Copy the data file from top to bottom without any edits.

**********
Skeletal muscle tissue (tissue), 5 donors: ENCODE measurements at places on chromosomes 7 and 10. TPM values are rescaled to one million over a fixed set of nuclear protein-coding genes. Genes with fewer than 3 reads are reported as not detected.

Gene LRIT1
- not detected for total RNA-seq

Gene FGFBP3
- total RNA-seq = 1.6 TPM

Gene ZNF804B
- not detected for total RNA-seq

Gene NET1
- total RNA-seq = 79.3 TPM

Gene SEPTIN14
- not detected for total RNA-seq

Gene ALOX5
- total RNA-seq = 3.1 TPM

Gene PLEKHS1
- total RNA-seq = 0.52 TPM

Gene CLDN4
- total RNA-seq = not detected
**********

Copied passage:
Skeletal muscle tissue (tissue), 5 donors: ENCODE measurements at places on chromosomes 7 and 10. TPM values are rescaled to one million over a fixed set of nuclear protein-coding genes. Genes with fewer than 3 reads are reported as not detected.

Gene LRIT1
- not detected for total RNA-seq

Gene FGFBP3
- total RNA-seq = 1.6 TPM

Gene ZNF804B
- not detected for total RNA-seq

Gene NET1
- total RNA-seq = 79.3 TPM

Gene SEPTIN14
- not detected for total RNA-seq

Gene ALOX5
- total RNA-seq = 3.1 TPM

Gene PLEKHS1
- total RNA-seq = 0.52 TPM

Gene CLDN4
- total RNA-seq = not detected